The Embassy of Iceland in Germany has started its work in 1952, right after the establishment of the diplomatic relations between both countries.
The Embassy in Berlin is also sideaccredited to the Czech Republic and works with the assistance of seven Icelandic honorary consulates, thereof six in Germany.
The Embassy´s duties are based on the political, economical and cultural exchange between Iceland and the other countries. To the daily duties also belong consular functions and the response to common inquiries about Iceland.
Information about Iceland's consulates in the embassy's jurisdiction can be found below.
Embassy of Iceland in BerlinAddress
Phone: +49 (0)30 -50 50 40 00
Open all week days from 09:00 - 12:00 and 13:00 - 16:00
Phone hours: 13:00 - 16:00
María Erla Marelsdóttir
born 15 December 1969 in Reykjavik, Iceland
Foreign Service Career
Present Ambassador Agréé of Iceland to Germany
2013/2016-2019 Non-Resident Ambassador of Iceland to the Republic of
Malawi, the Republic of Uganda, the Federal Democratic
Republic of Ethiopia and the Republic of Kenya, the
Republic of Mozambique and to the State of Palestine.
2012-2019 Director General for International Development
Cooperation, Directorate for International Development
1 December 2011 Appointed as Ambassador
2009-2013 Member of the Negotiation Committee, Iceland’s
Accession Negotiations with the EU
2009-2013 Chairperson of the Negotiating Team for External
Trade, Foreign and Security Affairs, Iceland’s Accession
Negotiations with the EU
2009-2011 Director, Department for International Trade
Negotiations and Department D for Iceland’s EU
Accession, Directorate General for External Trade and
2007-2009 Counsellor, Directorate General for External Trade, MFA
2002-2005 Counsellor, Embassy of Iceland, Stockholm, Sweden
2001-2002 First Secretary, Embassy of Iceland, Stockholm, Sweden
Secretary, Embassy of Iceland, Bonn/Berlin,
1997 First Secretary, External Trade Department, MFA
Other Work Experience
1996 Lawyer, Icelandic Human Rights Centre, Iceland
the Government Agency for Child Protection,
2006 Degree of Master of Laws in European Law (LL.M.), Law Faculty,
1995 Cand. Juris, Law Faculty, University of Iceland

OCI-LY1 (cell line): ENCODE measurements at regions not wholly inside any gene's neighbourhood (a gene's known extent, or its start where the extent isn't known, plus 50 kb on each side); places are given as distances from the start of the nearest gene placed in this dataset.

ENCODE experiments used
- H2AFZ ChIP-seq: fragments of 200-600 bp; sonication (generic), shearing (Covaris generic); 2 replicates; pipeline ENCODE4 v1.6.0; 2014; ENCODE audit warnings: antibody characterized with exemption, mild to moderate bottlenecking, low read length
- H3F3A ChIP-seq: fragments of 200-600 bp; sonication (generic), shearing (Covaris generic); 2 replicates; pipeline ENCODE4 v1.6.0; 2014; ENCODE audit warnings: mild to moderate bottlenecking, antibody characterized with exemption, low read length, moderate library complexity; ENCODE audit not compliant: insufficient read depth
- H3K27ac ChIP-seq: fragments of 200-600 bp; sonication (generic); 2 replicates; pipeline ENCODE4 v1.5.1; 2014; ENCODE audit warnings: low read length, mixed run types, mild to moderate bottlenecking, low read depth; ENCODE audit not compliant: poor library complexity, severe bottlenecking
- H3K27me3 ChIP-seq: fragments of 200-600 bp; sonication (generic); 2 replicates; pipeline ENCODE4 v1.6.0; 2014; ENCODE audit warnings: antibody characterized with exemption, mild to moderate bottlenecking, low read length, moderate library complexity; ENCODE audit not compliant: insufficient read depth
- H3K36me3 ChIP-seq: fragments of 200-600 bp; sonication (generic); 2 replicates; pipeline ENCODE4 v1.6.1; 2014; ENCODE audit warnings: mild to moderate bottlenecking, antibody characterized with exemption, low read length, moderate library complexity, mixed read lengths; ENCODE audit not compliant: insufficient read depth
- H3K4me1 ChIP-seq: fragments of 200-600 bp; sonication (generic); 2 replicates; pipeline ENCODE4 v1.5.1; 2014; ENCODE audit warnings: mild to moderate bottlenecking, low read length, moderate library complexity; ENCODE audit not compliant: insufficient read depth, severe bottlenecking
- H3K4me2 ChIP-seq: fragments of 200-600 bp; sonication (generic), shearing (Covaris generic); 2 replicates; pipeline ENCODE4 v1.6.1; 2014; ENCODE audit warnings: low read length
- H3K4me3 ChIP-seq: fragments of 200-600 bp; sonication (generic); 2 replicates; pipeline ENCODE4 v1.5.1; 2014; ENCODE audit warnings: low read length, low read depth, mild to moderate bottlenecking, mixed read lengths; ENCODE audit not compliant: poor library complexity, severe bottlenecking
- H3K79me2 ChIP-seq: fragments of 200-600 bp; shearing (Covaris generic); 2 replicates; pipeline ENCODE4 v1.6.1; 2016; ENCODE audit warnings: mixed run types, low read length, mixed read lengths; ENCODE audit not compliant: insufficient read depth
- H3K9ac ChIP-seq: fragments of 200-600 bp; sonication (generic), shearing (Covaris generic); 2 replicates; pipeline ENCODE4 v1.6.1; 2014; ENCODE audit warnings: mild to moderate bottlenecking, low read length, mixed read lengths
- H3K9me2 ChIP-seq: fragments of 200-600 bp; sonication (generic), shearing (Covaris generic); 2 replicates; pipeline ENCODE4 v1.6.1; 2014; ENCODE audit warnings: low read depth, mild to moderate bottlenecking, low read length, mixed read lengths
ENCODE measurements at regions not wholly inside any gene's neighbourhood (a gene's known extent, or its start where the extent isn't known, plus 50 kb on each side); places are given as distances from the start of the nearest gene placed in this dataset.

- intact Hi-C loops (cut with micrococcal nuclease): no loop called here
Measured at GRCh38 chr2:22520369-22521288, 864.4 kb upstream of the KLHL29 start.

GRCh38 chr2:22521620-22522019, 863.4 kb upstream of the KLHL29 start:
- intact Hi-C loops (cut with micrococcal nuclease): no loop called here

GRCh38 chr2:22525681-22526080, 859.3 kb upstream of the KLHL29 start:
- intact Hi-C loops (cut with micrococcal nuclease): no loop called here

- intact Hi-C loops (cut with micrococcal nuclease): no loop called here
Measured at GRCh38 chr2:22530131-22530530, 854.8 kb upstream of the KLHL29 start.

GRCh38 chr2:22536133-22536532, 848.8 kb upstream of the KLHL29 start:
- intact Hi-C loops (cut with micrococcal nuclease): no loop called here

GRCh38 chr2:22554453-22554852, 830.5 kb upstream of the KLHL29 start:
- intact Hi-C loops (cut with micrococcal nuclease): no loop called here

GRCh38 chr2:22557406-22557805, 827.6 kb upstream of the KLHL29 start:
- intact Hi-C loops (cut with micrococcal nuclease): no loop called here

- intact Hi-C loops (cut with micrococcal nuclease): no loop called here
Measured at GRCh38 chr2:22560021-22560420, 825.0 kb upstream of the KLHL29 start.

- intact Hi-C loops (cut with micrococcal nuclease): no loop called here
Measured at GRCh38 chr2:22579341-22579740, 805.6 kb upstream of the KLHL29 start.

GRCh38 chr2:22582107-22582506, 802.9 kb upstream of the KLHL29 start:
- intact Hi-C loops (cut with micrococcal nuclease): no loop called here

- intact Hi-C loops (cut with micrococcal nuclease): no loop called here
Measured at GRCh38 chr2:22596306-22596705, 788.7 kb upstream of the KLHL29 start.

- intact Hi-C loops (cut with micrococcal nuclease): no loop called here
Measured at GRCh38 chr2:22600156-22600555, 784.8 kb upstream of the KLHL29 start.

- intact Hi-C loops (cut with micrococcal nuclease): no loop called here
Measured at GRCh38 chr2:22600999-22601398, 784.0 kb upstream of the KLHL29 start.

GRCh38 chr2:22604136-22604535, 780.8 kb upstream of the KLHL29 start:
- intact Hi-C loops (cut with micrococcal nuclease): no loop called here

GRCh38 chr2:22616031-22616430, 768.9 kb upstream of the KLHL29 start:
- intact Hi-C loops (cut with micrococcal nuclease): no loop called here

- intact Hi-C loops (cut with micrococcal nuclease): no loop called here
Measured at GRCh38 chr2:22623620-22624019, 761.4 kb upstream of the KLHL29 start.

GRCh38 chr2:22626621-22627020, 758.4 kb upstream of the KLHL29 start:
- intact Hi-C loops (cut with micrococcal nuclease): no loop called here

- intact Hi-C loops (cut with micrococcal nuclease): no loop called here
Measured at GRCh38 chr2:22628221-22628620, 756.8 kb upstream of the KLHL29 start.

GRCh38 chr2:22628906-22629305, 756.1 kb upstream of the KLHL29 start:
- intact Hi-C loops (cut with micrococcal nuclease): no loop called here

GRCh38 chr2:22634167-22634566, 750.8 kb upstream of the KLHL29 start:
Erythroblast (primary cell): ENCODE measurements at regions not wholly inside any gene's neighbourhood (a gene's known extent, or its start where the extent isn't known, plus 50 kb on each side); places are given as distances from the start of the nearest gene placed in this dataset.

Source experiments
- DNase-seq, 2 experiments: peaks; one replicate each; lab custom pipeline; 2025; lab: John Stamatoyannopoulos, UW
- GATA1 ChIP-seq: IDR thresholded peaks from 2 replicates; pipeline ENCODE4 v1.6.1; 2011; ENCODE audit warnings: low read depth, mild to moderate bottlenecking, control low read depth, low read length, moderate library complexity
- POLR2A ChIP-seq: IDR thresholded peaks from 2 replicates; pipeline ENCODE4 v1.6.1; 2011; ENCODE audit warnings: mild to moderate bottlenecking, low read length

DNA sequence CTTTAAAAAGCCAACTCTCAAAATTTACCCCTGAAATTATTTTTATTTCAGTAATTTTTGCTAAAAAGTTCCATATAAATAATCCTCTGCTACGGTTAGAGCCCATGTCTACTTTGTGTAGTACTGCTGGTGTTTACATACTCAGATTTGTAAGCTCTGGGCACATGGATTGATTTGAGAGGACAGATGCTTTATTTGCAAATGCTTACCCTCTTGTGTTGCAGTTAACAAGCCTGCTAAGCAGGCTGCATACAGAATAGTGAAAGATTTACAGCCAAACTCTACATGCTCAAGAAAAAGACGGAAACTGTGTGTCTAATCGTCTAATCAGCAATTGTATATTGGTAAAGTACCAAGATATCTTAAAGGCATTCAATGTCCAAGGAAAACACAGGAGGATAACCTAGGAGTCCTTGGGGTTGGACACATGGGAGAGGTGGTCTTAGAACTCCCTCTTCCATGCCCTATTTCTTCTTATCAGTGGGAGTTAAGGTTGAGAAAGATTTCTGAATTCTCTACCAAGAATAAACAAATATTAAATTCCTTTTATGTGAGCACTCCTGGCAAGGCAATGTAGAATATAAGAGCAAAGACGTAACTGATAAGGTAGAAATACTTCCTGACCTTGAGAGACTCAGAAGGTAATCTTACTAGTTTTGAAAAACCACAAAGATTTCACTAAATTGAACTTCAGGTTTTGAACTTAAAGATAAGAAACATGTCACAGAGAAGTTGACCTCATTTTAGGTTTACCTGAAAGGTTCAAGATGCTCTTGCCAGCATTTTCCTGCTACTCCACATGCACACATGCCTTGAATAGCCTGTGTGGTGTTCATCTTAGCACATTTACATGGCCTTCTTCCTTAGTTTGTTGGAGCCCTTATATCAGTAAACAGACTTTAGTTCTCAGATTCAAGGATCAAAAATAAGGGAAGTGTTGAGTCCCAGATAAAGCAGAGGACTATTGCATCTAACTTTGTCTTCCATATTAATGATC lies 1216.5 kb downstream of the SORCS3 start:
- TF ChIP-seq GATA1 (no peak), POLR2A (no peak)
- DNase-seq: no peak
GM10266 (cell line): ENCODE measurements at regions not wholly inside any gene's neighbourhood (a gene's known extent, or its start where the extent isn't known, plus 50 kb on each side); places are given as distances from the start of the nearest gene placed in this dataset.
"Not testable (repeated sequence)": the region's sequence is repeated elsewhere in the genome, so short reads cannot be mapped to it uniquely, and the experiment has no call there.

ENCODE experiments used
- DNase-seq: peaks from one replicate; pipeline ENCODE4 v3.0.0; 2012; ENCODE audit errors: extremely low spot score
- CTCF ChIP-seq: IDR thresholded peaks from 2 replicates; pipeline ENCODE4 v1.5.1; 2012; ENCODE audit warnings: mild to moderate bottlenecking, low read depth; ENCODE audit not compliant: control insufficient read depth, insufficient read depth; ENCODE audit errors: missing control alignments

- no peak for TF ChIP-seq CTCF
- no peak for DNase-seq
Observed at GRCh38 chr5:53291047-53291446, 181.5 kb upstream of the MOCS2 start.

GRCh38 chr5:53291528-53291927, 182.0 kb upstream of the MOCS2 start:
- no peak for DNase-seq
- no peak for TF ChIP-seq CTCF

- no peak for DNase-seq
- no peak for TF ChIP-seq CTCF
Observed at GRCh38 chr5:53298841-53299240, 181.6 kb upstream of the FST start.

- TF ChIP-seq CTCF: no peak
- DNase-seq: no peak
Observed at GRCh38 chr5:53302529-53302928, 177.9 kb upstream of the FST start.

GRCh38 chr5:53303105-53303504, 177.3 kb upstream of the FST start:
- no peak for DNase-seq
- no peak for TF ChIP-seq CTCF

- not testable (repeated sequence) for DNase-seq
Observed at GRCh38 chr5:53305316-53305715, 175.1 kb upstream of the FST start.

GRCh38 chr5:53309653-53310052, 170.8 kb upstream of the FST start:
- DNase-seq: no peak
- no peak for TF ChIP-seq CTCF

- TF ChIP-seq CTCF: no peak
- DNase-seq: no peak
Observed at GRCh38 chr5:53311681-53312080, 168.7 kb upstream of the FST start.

1989 Graduated from the Reykjavík Upper Secondary
Grammar School, Department of Physics
Icelandic, English, Swedish and German
Ambassador Marelsdóttir is married to Mr. Einar Örn Einarsson, Anesthetist and Intensive Care doctor and they have two children.
Connections between countries and political alliances have a long history in Northern Europe. Denmark, Finland, Iceland, Norway and Sweden comprise the so-called "Nordic Region" and have a common representation of interests in the Nordic Council (founded in 1952) and in the Nordic Council of Ministers (founded in 1971).
After the fall of the Berlin Wall and the German Parliament's resolution to relocate the capital from Bonn to Berlin, the often considered idea of a common Nordic embassy complex was able to be realised. The architectural competition was won by the Austrian/Finish architectural firm Alfred Berger and Tiina Parkkinen. The vision of five national embassy buildings with an open common building, the so-called Felleshus (house for all), enclosed by a band of copper, corresponded to the fundamental idea of individual freedom combined with a feeling of unity. Each of the embassy buildings was designed by an architect from that particular country.
The groundbreaking event was held in May 1997 with the ambassadors from the Nordic countries turning the first spade of dirt together with a five-handled shovel. In October 1999, only 29 months later, the embassies were officially opened in a joint ceremony. The copper band encloses all five embassies and the Felleshus. The area inside the copper band, the plaza, is transected by geometric lines. The three water basins between the embassy buildings are an architectural reference to the seas connecting the Nordic countries.
The embassy buildings are grouped to correspond to the arrangement of the countries on the map. The name Felleshus denotes the sense the building imbues and what it is used for - a house for all, a house in which to meet and interact. The Felleshus has an auditorium for concerts, readings, film viewings and conferences, exhibition spaces, conference rooms, a spacious terrace and a restaurant. The consular departments of the five countries are also housed here.